When Christine Cummings was a child in Illinois, she pretended to be a baby bird that had fallen from her nest whenever it was bedtime. Her parents had to place her back in her “nest” every night to get her to go to sleep. It’s a process that came to be called re-nesting, and it was a sign of what was to come.
Today, Cummings is the founder of A Place Called Hope, a wildlife rehabilitation center in Killingworth that cares for injured birds of prey and those that have fallen from their nests, until they can be returned to the wild. Her husband, Todd, has learned to climb tall trees to re-nest the baby raptors as soon as possible, which sometimes involves building replacement nests if the original becomes damaged in a storm.
“I was destined to do this; there’s no question,” said Cummings, who admits about 600 hawks, owls, falcons and vultures to her facility each year and re-nested 23 great horned owl chicks in just the first three months of 2019. “We don’t let nature take its course here, because 98 percent of the injuries are caused by humans,” mostly from vehicle collisions.
It takes great dedication – not to mention a lengthy certification process – to become a licensed wildlife rehabilitator, but those like Cummings who have completed the process say it is a tremendously fulfilling endeavor that meets a significant need in the community. It starts with attendance at a four-hour seminar sponsored by the Connecticut Department of Energy and Environmental Protection and taught by members of the Connecticut Wildlife Rehabilitators Association.
According to Vickie Silvia, who began the process of becoming a rehabilitator in 2016, the class covers a wide variety of topics, from diet and critical care to animal diseases and caging for most of the wildlife found in the state. A retired police officer who lives in Old Lyme, Silvia said the exam that followed the class wasn’t especially difficult, but it required that she pay close attention during class and study the manual.
After passing the exam, trainees are required to volunteer for at least 40 hours with a licensed rehabilitator (who holds at least three years of experience), and identify a veterinarian who has agreed to provide guidance and emergency care as needed.
For Amanda Morgillo, finding a willing vet was the easy part. She works at a veterinary hospital in North Branford. Both Morgillo and Silvia spent most of their volunteer hours with Cummings at A Place Called Hope.
“I always learn something new every time I’m there,” Morgillo said. “Every day is a new experience and a new lesson.”
They initially spent most of their time cleaning cages, preparing food, and observing Cummings handle and care for the birds before getting the chance to get hands-on with the raptors themselves. Eventually they were allowed to help rescue birds in the field and process those delivered to the facility.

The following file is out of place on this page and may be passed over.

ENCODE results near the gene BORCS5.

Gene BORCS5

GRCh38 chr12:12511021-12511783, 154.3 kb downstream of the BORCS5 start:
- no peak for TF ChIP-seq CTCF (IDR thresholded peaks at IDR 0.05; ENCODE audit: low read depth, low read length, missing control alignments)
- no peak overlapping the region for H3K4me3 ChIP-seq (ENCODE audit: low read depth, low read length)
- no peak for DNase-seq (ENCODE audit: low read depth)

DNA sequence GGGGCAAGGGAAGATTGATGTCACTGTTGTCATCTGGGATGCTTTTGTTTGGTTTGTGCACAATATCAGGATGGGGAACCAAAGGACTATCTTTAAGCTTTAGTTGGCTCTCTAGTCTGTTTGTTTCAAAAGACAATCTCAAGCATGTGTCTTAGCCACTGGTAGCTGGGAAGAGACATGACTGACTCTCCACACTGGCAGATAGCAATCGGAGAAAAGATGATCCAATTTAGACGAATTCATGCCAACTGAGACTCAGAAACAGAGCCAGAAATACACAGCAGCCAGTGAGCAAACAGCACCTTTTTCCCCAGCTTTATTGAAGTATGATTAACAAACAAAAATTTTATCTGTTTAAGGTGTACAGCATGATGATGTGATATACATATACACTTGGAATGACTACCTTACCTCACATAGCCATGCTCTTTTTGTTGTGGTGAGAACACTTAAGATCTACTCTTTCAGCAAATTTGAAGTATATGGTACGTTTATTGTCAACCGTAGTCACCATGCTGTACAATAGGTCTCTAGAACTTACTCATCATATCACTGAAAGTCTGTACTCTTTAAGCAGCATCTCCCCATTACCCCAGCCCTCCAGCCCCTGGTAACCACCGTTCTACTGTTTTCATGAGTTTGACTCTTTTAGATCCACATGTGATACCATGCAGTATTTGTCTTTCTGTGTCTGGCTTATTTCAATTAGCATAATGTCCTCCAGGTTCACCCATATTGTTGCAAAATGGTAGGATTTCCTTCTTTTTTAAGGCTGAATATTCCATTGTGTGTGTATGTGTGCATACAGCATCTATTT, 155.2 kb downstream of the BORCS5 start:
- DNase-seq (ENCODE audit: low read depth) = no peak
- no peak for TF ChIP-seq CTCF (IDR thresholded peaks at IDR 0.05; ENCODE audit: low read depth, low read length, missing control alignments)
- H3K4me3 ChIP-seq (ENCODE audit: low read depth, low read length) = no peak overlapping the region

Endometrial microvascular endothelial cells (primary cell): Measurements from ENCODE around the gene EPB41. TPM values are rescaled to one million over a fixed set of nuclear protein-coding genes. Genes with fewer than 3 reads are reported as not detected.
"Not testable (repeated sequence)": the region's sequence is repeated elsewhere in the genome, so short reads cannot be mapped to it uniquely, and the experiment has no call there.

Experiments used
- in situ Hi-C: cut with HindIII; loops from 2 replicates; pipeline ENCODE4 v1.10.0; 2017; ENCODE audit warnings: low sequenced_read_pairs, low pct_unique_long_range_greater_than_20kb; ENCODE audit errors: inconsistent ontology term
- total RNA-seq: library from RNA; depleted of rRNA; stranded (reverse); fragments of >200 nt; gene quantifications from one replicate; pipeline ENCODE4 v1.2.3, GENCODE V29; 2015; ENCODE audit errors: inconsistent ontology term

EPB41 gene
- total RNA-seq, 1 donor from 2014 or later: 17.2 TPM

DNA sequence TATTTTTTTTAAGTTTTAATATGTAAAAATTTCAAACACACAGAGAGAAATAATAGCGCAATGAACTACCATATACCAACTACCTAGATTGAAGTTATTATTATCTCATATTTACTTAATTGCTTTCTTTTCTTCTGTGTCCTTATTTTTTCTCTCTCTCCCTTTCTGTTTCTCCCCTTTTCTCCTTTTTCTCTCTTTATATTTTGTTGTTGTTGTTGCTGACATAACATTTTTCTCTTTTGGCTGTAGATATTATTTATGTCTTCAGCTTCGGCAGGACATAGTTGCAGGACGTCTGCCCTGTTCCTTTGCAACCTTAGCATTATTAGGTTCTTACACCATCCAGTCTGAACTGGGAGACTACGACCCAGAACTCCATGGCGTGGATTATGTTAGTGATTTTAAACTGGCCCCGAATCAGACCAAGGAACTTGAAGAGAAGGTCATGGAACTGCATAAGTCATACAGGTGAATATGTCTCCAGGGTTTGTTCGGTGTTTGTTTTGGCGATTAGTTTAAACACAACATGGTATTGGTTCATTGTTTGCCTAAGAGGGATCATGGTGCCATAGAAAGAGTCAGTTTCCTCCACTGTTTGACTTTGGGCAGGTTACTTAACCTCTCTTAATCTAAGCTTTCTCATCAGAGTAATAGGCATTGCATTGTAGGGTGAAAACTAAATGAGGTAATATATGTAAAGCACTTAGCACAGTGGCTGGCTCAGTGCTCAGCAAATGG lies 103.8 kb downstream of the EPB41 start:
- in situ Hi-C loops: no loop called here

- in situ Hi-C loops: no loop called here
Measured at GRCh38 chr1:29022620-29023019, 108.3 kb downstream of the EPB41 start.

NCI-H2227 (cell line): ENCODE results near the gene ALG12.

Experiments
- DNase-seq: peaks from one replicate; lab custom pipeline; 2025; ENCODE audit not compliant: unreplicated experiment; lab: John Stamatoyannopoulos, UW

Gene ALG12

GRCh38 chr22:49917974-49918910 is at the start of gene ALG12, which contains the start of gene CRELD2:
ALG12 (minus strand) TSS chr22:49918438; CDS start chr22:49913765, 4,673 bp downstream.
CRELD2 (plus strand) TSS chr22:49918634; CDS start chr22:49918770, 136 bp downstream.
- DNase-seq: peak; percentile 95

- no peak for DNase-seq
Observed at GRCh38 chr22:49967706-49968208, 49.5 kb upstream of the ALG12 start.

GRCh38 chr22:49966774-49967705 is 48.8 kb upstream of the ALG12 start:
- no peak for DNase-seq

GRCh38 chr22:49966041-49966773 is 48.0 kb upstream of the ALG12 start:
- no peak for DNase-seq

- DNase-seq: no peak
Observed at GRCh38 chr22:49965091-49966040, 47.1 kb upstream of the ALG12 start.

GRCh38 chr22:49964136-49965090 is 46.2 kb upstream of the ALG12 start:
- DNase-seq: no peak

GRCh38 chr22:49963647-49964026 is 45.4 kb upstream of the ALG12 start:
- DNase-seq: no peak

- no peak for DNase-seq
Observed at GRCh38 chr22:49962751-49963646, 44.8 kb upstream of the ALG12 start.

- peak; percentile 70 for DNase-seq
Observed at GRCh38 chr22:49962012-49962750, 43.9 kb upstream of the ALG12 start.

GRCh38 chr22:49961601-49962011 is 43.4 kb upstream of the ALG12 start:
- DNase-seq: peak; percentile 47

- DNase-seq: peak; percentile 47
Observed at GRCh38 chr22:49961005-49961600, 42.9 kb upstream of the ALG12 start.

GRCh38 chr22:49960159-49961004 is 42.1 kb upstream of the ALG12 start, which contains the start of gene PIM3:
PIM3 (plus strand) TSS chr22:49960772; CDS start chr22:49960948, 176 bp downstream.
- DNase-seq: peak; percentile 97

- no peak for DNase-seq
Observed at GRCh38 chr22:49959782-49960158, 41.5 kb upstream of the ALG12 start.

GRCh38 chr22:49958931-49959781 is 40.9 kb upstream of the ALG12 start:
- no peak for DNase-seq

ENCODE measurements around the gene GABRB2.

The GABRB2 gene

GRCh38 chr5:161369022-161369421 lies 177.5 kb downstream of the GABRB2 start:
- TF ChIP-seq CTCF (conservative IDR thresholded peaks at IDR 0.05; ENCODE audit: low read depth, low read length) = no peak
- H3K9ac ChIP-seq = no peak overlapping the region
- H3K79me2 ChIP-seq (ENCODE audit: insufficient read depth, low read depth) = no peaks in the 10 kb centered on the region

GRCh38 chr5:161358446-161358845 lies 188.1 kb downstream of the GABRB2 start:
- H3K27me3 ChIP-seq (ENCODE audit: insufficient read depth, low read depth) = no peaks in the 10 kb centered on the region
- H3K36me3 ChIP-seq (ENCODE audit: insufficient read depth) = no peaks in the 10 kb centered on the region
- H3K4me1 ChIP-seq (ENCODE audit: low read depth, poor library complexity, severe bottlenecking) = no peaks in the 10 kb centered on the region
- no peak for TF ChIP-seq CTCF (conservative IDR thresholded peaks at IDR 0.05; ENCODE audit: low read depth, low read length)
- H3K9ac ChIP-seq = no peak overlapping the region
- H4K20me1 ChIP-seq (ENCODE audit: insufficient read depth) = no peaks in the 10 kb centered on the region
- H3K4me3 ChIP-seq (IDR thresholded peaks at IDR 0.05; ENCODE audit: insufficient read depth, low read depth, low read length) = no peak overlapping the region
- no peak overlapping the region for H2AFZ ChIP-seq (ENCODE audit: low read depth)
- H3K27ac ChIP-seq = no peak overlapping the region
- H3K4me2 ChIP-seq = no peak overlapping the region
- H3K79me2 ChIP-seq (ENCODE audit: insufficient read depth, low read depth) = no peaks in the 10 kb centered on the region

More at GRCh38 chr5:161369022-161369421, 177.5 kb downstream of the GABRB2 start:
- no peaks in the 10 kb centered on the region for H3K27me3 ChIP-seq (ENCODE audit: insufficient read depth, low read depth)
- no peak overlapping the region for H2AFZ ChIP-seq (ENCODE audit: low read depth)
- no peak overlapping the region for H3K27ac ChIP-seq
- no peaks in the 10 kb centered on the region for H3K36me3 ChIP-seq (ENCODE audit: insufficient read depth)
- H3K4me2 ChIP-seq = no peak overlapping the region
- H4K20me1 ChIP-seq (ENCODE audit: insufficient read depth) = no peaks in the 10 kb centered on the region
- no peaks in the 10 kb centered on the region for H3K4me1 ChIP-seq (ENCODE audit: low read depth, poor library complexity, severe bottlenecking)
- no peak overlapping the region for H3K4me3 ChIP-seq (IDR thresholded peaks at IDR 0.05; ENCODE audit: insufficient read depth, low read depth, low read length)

“My advice is this: when it’s time to get your volunteer hours, don’t get them all at one place,” Cummings said. “Get your hours at places with different kinds of animals until you know what you want to do.”
After receiving their initial license – officially called the Standard Rehabilitator Appointment – Morgillo and Silvia were allowed to care for a limited variety of species on their own, including rabbits, squirrels, chipmunks and opossums. But they chose to pursue wildlife rehabilitation in different ways.
Despite living in an apartment with her parents, Morgillo began caring for whatever animals her home could accommodate. “I know my limits,” she said. “I don’t have a huge space, I can’t build caging, I can’t have a possum and a squirrel at the same time. So I take in what I can, rescue what I can, and help Christine as much as I can.”
Silvia knew immediately that she wasn’t going to establish her own rehabilitation facility at her home. Her interest was in raptors, so she chose to continue volunteering at A Place Called Hope.
“The reality of working here and seeing how much they need and what goes into it made me realize that I was more interested in staying here and doing what I could for this organization,” said Silvia. “Unless she throws me out, there’s no way I’m leaving.”
Rehabilitating birds requires a federal Migratory Bird Rehabilitation permit, which Silvia has not yet obtained. But as long as she continues to volunteer at A Place Called Hope, she can help rehabilitate raptors under Cummings’ permit. (Rehabilitating animals that can transmit rabies, like raccoons, skunks and foxes, requires another level of authorization – and a series of rabies vaccinations.)
Many newly-certified rehabilitators soon realize that the time and cost involved in caring for animals at home may be more than they can handle on their own. But Cummings said that demand for rehabilitation services is overwhelming, and volunteers are needed for a wide variety of activities, from rescues in the field and animal transportation to educating the public and caring for the hundreds of infant rabbits and squirrels that need assistance during baby season in the spring and summer. It’s not necessary that every rehabilitator open their home to wildlife.
“Once you know what animals you want to work with, I recommend joining up with others who are interested in the same animals,” Cummings said. “Don’t do it alone or you’ll burn out.”
The Wildlife Rehabilitators Association provides support to new rehabilitators through networking opportunities and additional training, including classes Cummings teaches on wildlife rescue and transport, raptor intake and re-nesting.
Morgillo and Silvia agree that every minute of the work is worthwhile.
“There’s no way to describe the smile that comes across your face from being so close to these amazing creatures,” concluded Morgillo. “That they let you in their presence to help them grow and get them back out there on their own is awe-inspiring.”